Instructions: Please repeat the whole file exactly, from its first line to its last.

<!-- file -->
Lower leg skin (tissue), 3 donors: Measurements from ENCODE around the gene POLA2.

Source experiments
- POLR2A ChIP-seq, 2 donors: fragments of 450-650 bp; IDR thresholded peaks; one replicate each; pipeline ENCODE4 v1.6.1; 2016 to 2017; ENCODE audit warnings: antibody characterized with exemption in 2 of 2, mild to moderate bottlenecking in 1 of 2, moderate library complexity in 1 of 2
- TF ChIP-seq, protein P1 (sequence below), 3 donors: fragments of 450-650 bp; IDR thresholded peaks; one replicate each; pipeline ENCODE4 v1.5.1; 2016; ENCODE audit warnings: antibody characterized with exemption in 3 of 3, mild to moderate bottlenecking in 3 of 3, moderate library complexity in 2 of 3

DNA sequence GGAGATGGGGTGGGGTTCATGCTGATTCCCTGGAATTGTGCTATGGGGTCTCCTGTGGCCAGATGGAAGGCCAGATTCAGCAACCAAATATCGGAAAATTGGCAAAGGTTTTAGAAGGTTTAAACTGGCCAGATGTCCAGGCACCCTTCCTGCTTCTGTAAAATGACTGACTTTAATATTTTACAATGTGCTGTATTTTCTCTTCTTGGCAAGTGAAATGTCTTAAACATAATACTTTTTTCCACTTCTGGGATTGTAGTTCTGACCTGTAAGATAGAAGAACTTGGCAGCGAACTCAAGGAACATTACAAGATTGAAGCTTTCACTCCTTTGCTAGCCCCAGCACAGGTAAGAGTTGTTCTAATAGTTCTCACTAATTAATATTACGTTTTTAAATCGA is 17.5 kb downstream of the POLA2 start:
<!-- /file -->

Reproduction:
Lower leg skin (tissue), 3 donors: Measurements from ENCODE around the gene POLA2.

Source experiments
- POLR2A ChIP-seq, 2 donors: fragments of 450-650 bp; IDR thresholded peaks; one replicate each; pipeline ENCODE4 v1.6.1; 2016 to 2017; ENCODE audit warnings: antibody characterized with exemption in 2 of 2, mild to moderate bottlenecking in 1 of 2, moderate library complexity in 1 of 2
- TF ChIP-seq, protein P1 (sequence below), 3 donors: fragments of 450-650 bp; IDR thresholded peaks; one replicate each; pipeline ENCODE4 v1.5.1; 2016; ENCODE audit warnings: antibody characterized with exemption in 3 of 3, mild to moderate bottlenecking in 3 of 3, moderate library complexity in 2 of 3

DNA sequence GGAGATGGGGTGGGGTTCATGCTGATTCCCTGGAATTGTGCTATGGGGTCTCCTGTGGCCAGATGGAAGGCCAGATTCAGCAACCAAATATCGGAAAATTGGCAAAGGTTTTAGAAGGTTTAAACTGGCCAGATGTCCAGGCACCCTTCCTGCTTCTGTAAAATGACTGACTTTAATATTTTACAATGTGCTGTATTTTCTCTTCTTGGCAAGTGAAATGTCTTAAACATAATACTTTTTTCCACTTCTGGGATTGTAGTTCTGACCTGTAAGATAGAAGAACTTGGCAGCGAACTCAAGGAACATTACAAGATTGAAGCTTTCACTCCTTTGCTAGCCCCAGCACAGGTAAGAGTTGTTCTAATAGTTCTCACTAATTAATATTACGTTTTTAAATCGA is 17.5 kb downstream of the POLA2 start: